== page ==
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N. O. Lossky (1951) once wrote: “Philosophy is a science and therefore, like every other science, it seeks to establish truths that have been strictly proved and are therefore binding for every thinking being and not only for a particular people or nation.” Operating at the highest level of generality, the philosopher traces the interconnections between the entities, elements, and aspects of reality. The philosopher must unite “two opposed and not easily combinable faculties: the highest degree of abstract thinking and a high degree of concrete contemplation of reality” (402). In Lossky’s view, however, people have not developed these faculties to the degree required for the truly stupendous tasks of the examined life. That many opposing schools of philosophy exist illustrates that philosophy is at a much more primitive level of development than either mathematics or physics (403). But for Lossky, philosophy was paving the way for a more unified, nondualistic conception of being and knowing. Though Rand rejected much of the content of Lossky’s philosophy, her own system retained an exhaustive and dialectical form that reflected her Russian roots. Just as significant, however, was Rand’s profound respect for philosophy as essential to human being. Like her teacher, Rand perpetuated a distinctive tradition of philosophizing that stretched back to the days of the ancient Greeks. For Rand, it was the culture of classical antiquity that marked the beginning of humankind’s intellectual maturity. The classical thinkers contributed to humanity the very concept of philosophy as a secular discipline in which the mind strove to achieve “a comprehensive view of existence.” Rand believed that this authentic, nonreligious commitment being 116 being  117 to the examined life was rarely duplicated in the history of thought: “The grandeur, the reverence, the exalted purity, the austere dedication to the pursuit of truth, which are commonly associated with religion, should properly belong to the field of philosophy. Aristotle lived up to it and, in part, so did Plato, Aquinas, Spinoza—but how many others?”1 Like her teacher, Rand argued that philosophy requires the greatest­ level of abstraction and concretization, “the integration of factual data, the maintenance of a full context, the discovery of principles, the establishment of causal connections and thus the implementation of a long-range vision” (108). Every aspect of Rand’s thought—from her social ontology to her politics—concentrates on the specifically conceptual nature and needs of ­ human consciousness. Like most systematic visions, Rand’s Objectivism cannot be fully appreciated until it is grasped as a totality. No totality, however, can be presented as such. Peikoff argues correctly that the whole can only be examined through the parts. Every part of a philosophical system implies both the whole and every other part.2 Furthermore, Peikoff understands that Objectivism is structured as an internally related system, such that any “change in one element redounds throughout the network.” Indeed, for Peikoff, as for Rand, Objectivism mirrors the very interrelationships that are present in existence and knowledge. Peikoff maintains: “Human knowledge on every level is relational. Knowledge is not a juxtaposition of independent items; it is a unity . . . a total, a sum, a single whole.” The relational character of knowledge is a reflection of the metaphysical fact that “there is only one universe .” In the universe, “everything . . . is interconnected.” Peikoff writes: Every entity is related in some way to the others; each somehow affects and is affected by the others. Nothing is a completely isolated fact, without causes or effects; no aspect of the total can exist ultimately apart from the total. Knowledge, therefore, which seeks to grasp reality , must also be a total; its elements must be interconnected to form a unified whole reflecting the whole which is the universe.3 Peikoff stresses also that no mind can disregard the relationships among its contents because the discovery of such relationships is inherent in the identity of consciousness. Thus every tenet of a philosophy, just like every aspect of knowledge, “must be judged in the light of the total picture, i.e., of the full context.” Since every element of knowledge “is potentially relevant to the rest,” a genuinely integrated philosophy must transcend fragmentation and subdivision . Peikoff (1991b, 125) suggests that Rand’s achievement lies partially in her methodical consistency within the context of available knowledge. 118 ayn rand Ultimately, then, one cannot analyze any of Rand’s isolated philosophical insights by disconnecting them from the corpus of her thought. Taken together, each part generates and is generated by the...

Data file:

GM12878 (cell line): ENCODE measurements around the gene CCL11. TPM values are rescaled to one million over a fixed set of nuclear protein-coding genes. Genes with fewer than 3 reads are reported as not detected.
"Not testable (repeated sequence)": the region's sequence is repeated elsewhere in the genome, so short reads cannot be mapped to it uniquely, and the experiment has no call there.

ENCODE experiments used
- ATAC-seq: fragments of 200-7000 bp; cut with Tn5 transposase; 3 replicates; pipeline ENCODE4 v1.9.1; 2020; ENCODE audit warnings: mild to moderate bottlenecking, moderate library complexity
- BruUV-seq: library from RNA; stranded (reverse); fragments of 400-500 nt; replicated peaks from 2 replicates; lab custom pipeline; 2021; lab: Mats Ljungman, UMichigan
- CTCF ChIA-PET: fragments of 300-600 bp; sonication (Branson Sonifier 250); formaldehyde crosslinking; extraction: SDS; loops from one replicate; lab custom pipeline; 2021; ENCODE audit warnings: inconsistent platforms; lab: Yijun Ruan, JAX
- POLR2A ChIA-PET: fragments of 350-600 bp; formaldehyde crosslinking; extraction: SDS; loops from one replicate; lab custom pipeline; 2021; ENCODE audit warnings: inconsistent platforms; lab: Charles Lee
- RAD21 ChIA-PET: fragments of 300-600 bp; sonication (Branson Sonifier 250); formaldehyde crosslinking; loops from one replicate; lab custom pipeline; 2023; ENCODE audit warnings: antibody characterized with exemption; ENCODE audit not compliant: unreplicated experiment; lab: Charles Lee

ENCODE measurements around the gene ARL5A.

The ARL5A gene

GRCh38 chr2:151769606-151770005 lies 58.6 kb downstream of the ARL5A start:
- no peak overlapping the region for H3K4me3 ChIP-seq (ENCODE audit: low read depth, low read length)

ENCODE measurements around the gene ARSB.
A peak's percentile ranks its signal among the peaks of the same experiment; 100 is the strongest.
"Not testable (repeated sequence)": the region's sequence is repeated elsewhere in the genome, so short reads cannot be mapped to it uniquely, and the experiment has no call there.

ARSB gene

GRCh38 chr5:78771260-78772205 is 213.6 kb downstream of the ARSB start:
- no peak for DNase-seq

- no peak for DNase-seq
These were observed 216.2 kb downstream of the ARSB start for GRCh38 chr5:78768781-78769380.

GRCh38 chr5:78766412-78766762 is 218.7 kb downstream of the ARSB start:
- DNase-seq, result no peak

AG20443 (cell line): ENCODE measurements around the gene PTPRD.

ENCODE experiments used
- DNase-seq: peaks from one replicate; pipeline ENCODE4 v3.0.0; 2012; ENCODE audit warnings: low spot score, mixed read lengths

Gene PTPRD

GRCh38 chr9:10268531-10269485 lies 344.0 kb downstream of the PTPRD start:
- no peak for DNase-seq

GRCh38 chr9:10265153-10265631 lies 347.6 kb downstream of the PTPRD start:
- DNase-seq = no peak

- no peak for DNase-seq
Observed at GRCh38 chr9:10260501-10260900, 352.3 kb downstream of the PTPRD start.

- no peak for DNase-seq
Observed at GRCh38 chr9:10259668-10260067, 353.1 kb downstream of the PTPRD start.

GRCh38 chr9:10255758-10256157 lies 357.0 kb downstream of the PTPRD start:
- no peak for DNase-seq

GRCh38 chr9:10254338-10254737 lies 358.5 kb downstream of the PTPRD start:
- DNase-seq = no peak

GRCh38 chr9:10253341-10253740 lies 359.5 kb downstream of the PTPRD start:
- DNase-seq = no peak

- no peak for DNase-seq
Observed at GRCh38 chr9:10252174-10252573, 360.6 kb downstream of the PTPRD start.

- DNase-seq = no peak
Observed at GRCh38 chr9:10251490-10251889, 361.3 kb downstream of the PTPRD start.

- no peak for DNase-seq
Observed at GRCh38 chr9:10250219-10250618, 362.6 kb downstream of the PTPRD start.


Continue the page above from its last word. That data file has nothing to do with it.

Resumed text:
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Additional Information

ISBN
9780271061214
Related ISBN
9780271062273
MARC Record
OCLC
860712160
Pages
496
Launched on MUSE
2013-11-04
Language
English
Open Access
No
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